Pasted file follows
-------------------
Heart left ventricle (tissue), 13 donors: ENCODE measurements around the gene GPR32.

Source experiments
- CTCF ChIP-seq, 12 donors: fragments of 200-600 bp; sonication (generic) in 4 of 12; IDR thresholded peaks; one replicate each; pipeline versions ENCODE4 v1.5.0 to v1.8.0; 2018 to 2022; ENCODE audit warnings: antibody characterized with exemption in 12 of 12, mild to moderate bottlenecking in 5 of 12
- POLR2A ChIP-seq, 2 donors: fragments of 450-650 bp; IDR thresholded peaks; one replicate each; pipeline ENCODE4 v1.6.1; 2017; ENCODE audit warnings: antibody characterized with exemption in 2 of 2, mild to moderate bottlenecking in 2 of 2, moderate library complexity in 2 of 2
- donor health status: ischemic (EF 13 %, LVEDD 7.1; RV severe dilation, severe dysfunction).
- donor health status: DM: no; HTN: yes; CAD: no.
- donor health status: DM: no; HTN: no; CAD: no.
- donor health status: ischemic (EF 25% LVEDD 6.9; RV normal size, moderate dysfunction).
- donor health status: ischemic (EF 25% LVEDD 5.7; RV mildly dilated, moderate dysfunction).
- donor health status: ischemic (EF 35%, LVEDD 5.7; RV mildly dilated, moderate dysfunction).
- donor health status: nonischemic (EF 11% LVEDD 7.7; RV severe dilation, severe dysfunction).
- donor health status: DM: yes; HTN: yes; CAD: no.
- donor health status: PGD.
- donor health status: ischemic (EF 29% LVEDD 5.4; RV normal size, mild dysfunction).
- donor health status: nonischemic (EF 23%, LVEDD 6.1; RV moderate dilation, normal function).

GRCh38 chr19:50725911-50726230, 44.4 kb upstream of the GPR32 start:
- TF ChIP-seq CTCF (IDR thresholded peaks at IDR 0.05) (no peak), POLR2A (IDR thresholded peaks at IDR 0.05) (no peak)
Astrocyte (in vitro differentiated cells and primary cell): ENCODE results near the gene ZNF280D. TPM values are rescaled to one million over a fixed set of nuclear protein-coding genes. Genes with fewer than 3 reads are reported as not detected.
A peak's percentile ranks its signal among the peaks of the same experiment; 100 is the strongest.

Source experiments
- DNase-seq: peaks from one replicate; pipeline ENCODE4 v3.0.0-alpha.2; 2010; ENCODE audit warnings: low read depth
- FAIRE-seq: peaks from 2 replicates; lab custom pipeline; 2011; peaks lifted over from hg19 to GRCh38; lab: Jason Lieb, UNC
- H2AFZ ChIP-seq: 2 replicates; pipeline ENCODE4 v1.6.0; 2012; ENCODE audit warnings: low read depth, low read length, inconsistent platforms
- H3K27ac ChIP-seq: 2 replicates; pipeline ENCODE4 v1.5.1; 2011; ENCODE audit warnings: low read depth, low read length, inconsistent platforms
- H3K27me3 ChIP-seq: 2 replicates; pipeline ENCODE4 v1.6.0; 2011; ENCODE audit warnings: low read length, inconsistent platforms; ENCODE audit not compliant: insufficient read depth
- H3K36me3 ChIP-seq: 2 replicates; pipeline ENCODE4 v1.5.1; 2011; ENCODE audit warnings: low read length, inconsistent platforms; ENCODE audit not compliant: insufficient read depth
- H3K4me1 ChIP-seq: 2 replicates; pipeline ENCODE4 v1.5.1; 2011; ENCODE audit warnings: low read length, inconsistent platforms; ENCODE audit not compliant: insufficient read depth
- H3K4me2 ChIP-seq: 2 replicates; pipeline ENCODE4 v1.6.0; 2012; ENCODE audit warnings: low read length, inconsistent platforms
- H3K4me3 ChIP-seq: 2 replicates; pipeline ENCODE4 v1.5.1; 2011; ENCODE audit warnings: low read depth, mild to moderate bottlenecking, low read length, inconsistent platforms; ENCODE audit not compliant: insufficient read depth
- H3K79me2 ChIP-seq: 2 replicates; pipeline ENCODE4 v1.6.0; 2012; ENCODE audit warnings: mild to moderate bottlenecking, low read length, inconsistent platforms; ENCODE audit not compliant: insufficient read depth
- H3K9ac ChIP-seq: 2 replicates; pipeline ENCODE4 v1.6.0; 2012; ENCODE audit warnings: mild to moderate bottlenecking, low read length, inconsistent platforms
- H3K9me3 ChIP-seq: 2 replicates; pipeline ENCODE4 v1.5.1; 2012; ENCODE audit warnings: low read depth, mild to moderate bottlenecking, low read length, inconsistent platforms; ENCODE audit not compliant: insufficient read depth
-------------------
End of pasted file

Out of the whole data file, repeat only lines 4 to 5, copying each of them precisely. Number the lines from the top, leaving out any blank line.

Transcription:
- POLR2A ChIP-seq, 2 donors: fragments of 450-650 bp; IDR thresholded peaks; one replicate each; pipeline ENCODE4 v1.6.1; 2017; ENCODE audit warnings: antibody characterized with exemption in 2 of 2, mild to moderate bottlenecking in 2 of 2, moderate library complexity in 2 of 2
- donor health status: ischemic (EF 13 %, LVEDD 7.1; RV severe dilation, severe dysfunction).